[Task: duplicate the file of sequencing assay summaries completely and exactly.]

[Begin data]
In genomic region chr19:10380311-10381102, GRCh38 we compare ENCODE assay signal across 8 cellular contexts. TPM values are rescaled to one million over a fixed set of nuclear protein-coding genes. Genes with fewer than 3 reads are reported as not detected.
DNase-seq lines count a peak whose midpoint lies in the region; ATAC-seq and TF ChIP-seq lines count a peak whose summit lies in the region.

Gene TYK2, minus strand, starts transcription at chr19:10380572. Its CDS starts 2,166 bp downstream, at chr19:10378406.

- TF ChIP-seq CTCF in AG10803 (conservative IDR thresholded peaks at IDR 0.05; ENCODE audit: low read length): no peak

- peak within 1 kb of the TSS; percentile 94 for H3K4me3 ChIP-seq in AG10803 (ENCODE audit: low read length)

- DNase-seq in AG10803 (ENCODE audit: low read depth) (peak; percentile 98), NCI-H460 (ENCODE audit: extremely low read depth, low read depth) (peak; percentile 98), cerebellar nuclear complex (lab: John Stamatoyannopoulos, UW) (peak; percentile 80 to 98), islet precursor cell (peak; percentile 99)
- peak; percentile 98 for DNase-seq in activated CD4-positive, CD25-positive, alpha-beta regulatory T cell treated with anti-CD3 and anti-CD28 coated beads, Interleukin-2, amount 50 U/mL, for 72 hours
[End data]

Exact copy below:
In genomic region chr19:10380311-10381102, GRCh38 we compare ENCODE assay signal across 8 cellular contexts. TPM values are rescaled to one million over a fixed set of nuclear protein-coding genes. Genes with fewer than 3 reads are reported as not detected.
DNase-seq lines count a peak whose midpoint lies in the region; ATAC-seq and TF ChIP-seq lines count a peak whose summit lies in the region.

Gene TYK2, minus strand, starts transcription at chr19:10380572. Its CDS starts 2,166 bp downstream, at chr19:10378406.

- TF ChIP-seq CTCF in AG10803 (conservative IDR thresholded peaks at IDR 0.05; ENCODE audit: low read length): no peak

- peak within 1 kb of the TSS; percentile 94 for H3K4me3 ChIP-seq in AG10803 (ENCODE audit: low read length)

- DNase-seq in AG10803 (ENCODE audit: low read depth) (peak; percentile 98), NCI-H460 (ENCODE audit: extremely low read depth, low read depth) (peak; percentile 98), cerebellar nuclear complex (lab: John Stamatoyannopoulos, UW) (peak; percentile 80 to 98), islet precursor cell (peak; percentile 99)
- peak; percentile 98 for DNase-seq in activated CD4-positive, CD25-positive, alpha-beta regulatory T cell treated with anti-CD3 and anti-CD28 coated beads, Interleukin-2, amount 50 U/mL, for 72 hours